You’ve probably seen peonies brightening gardens with beautiful and voluminous flowers and lovely foliage. But have you ever thought about whether peonies can grow indoors? Keep reading to learn whether or not you can grow these popular flowering plants inside.

Can You Grow Peonies Indoors (Essential Guide)

Peony Basics

Peony Basics

Peonies are a group of flowering plants in the Paeonia genus. This genus consists of between 30–40 species of plants known for their stunning flowers and range of colors.

Some types of peonies are short vegetative plants that have foliage that dies back each winter. Other peony species are woody plants that can easily grow over six feet tall.

All types of peonies are perennial plants that come back each year. Most peonies can thrive outdoors in USDA hardiness zones 3–8.

What Type of Conditions Do Peonies Like?

What Type of Conditions Do Peonies Like?

As mentioned above, peonies can grow well in various climates. However, they typically grow better in cooler temperatures than they do in warmer climates.

This is because peony plants require a certain amount of cold to break dormancy and produce flowers. Most varieties require at least 100 chilling hours per year, but some varieties require more than 500 hours.

So, what’s a chilling hour? It depends on who you ask.

Some models define a chilling hour as any hour below 45ºF after October 1. However, other people think chilling hours occur anytime the temperature falls between 32ºF–45ºF.

Outside of temperature, peonies prefer full sun to partial shade. The exact light requirements depend on the peony species and cultivar.

They also prefer well-draining soil that is moist but not wet.

Can You Grow Peonies Indoors?

Can You Grow Peonies Indoors?

Now let’s get into answering the main question. Yes, peonies can grow indoors.

However, you’ll need to keep the peony’s environmental needs in mind if you want to end up with lots of flowers!

Choosing Indoor Peony Varieties

Peonies can vary in size from one foot to eight feet tall. Therefore, you’ll want to pay close attention to the variety before you plant it in your home!

If you want a smaller plant, look for herbaceous peonies such as Paeonia lactiflora.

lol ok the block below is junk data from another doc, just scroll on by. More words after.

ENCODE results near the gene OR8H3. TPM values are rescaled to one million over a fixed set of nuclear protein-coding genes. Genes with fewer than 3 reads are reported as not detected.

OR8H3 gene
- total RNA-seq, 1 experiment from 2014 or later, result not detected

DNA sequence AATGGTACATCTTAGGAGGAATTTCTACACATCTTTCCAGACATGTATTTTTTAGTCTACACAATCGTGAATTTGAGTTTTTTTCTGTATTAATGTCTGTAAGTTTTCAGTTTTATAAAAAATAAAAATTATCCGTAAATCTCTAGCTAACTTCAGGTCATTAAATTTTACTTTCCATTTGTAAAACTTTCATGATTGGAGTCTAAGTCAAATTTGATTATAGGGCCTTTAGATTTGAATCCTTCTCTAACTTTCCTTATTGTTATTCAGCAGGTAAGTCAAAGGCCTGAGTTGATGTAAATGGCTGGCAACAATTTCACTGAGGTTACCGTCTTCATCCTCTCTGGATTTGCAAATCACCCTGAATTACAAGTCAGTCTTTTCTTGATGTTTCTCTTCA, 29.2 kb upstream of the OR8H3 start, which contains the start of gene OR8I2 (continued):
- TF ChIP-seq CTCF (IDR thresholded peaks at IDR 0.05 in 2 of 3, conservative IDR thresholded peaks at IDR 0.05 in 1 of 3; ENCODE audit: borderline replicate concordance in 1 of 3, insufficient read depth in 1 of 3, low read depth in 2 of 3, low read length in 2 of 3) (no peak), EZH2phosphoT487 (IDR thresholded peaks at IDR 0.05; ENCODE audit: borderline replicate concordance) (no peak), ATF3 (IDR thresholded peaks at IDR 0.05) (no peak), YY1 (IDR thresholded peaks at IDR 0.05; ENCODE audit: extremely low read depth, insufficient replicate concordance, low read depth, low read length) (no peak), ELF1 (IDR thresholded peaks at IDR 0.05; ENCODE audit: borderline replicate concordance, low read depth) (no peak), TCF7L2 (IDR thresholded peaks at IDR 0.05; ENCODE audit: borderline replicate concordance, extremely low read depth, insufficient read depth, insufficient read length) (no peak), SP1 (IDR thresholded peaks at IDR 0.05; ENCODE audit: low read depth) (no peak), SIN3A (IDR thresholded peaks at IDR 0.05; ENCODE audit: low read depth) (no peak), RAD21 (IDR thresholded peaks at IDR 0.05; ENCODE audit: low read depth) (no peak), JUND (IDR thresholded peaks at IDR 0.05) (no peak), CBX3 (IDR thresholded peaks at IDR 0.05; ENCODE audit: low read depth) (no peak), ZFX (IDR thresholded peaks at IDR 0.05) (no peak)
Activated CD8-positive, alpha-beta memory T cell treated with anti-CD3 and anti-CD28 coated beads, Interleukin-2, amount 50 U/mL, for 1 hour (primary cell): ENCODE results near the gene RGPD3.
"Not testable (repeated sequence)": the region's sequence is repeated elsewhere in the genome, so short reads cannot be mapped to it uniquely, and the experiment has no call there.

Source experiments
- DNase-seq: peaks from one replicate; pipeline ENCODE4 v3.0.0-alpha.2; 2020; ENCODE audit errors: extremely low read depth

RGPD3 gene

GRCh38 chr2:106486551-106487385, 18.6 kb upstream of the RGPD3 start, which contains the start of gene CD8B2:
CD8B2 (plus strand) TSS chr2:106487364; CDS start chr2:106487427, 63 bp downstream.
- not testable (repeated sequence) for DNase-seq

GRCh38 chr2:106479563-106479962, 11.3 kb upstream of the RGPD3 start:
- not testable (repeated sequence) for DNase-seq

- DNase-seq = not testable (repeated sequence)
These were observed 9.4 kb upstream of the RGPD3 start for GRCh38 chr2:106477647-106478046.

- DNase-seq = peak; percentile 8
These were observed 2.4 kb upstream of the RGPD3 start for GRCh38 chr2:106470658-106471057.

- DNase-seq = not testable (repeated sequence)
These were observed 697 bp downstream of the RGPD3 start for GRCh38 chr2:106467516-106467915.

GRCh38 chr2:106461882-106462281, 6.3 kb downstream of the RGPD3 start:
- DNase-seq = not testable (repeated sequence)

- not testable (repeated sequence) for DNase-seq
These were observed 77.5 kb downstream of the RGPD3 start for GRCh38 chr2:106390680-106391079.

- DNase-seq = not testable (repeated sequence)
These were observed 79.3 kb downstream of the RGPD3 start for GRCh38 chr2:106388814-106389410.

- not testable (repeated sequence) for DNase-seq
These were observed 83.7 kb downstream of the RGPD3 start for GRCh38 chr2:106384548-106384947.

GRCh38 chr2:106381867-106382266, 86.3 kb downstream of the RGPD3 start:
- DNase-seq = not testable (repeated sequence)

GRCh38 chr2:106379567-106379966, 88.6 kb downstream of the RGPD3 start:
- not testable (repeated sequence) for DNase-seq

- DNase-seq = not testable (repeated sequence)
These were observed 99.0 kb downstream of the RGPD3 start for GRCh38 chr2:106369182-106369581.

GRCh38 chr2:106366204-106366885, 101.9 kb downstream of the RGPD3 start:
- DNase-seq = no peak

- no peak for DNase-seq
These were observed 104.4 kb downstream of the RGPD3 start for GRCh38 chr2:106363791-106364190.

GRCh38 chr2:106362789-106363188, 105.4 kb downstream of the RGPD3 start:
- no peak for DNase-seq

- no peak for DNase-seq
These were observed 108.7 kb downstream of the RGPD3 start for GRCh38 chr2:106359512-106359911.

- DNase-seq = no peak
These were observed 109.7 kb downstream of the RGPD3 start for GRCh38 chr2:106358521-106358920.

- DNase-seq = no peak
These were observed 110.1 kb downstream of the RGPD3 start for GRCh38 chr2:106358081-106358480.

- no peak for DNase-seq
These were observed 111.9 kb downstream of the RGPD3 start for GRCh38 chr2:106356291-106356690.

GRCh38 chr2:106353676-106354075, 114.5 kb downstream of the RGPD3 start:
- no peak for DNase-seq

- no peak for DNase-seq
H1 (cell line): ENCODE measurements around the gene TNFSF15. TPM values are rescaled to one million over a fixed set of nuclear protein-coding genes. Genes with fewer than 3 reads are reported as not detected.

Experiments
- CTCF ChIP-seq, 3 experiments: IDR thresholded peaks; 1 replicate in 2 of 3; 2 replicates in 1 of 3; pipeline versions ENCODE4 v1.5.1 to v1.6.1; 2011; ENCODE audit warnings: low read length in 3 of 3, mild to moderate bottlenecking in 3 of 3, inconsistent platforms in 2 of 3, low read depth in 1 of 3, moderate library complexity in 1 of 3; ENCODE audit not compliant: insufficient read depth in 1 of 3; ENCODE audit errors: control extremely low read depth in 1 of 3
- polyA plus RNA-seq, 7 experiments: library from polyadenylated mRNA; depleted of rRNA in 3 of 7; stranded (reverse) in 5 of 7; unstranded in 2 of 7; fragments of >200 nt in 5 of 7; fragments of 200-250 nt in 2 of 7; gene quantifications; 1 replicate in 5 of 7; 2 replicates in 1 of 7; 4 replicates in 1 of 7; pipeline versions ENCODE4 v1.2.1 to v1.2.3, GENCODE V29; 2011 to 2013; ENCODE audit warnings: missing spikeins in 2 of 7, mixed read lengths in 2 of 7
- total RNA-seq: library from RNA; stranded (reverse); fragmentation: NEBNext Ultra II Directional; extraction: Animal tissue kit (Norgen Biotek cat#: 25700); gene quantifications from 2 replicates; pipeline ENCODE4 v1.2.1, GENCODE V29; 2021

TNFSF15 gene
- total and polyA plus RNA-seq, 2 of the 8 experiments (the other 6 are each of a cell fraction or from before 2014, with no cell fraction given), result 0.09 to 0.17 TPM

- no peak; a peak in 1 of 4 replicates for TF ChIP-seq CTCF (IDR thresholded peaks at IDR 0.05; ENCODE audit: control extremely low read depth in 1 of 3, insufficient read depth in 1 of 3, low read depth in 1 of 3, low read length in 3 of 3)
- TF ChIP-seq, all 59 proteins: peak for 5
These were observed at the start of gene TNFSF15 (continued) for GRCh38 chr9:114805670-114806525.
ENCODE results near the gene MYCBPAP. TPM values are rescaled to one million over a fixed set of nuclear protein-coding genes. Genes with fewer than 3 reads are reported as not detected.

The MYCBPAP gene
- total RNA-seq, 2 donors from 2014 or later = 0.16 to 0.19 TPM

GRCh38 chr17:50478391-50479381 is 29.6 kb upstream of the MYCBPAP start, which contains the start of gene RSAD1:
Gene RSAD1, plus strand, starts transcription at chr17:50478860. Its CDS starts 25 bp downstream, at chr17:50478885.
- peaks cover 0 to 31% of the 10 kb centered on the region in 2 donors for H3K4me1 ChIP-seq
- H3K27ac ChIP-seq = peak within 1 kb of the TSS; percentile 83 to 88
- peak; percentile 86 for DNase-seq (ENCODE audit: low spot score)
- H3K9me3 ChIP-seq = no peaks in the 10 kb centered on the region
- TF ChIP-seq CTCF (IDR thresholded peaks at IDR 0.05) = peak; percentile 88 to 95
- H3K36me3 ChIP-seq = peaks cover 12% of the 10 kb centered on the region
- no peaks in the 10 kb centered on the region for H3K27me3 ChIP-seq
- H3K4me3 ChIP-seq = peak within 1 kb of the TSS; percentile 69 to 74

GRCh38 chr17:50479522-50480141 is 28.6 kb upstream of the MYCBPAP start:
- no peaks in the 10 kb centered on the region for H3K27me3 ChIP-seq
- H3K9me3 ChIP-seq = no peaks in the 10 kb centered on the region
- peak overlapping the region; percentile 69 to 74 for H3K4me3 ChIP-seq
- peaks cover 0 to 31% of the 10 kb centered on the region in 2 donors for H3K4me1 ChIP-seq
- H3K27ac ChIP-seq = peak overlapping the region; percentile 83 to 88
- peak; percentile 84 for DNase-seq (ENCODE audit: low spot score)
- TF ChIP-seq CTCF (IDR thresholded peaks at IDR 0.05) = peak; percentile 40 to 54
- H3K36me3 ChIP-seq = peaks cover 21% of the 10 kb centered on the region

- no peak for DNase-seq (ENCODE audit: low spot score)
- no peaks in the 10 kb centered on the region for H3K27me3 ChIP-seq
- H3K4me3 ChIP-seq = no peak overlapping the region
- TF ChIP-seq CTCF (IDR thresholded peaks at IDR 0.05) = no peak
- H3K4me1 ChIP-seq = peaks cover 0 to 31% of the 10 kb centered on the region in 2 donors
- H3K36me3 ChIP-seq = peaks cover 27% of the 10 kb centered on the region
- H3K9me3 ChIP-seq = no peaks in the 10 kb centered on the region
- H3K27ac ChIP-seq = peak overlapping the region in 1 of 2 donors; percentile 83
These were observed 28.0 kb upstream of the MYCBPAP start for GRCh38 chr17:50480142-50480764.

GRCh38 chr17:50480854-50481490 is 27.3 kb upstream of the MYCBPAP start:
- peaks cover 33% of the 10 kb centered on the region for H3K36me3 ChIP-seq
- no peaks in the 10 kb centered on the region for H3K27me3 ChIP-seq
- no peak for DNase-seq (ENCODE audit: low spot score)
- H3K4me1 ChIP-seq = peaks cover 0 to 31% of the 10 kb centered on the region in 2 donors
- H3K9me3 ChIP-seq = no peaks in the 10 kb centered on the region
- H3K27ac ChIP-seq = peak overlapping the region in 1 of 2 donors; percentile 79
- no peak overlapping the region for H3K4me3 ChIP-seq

Planting Peonies in Containers

If you want to grow peonies indoors, you have to plant them in a container. When you’re selecting a container, choose a pot that is at least 18 inches wide and 18 inches deep.

The container’s material doesn’t matter, but you should make sure it has drainage holes that allow excess water to escape. Next, fill the container with a rich yet well-draining potting mix.

Regardless of if you’re planting a peony plant or just a peony root, you want the eyes of the peony root to be covered by more than two inches of soil. Burying the peonies deeper than this will prevent them from blooming.

The best time to plant peonies is in the fall or spring.

Providing Peonies with Cold Temperatures

As mentioned above, peonies must be exposed to cool temperatures during the winter. Since most indoor areas are warm, this means you need to get creative when it comes to indoor-grown peonies.

One option is to move the entire container to a cool area such as a garage or outdoor patio. When spring arrives, you can move the potted peonies back indoors.

If you find your pot is too large or cumbersome to move, you can dig up the peony roots and place them in a smaller container filled with potting mix. Place the container somewhere cold that will provide the proper chilling hours.

When early spring arrives, you can replant the roots in the indoor container.

Caring for Indoor Peonies

Caring for Indoor Peonies

Caring for indoor peonies is similar to caring for outdoor peonies, with a few caveats.

One thing to keep in mind is that most peonies require at least five hours of bright light each day. That means you should put your potted peonies in a bright location, such as near a south-facing window.

If your home doesn’t have a bright area, you can utilize grow lights to provide supplemental lighting.

Regarding watering, you should keep the soil relatively moist until the peony’s roots are established. At this point, you should water deeply about once every one to two weeks.

Fertilizing the plants once in the early spring and again in mid-spring with a flowering fertilizer will help encourage and support the production of flowers during the peony season.

Growing Peonies Indoors

With the proper care, peonies can thrive indoors. Remember to provide the plants with cold temperatures in the winter, expose them to bright light, and choose a pot that is large enough to support their growth.

For more, see our ultimate guide to growing peonies in your garden.

Contributing Editor | Full Bio | + posts

Briana holds a B.S. in Plant Sciences from Penn State University. She manages a small market garden where she grows vegetables and herbs. She also enjoys growing flowers and houseplants at home.


Briana holds a B.S. in Plant Sciences from Penn State University. She manages a small market garden where she grows vegetables and herbs. She also enjoys growing flowers and houseplants at home.

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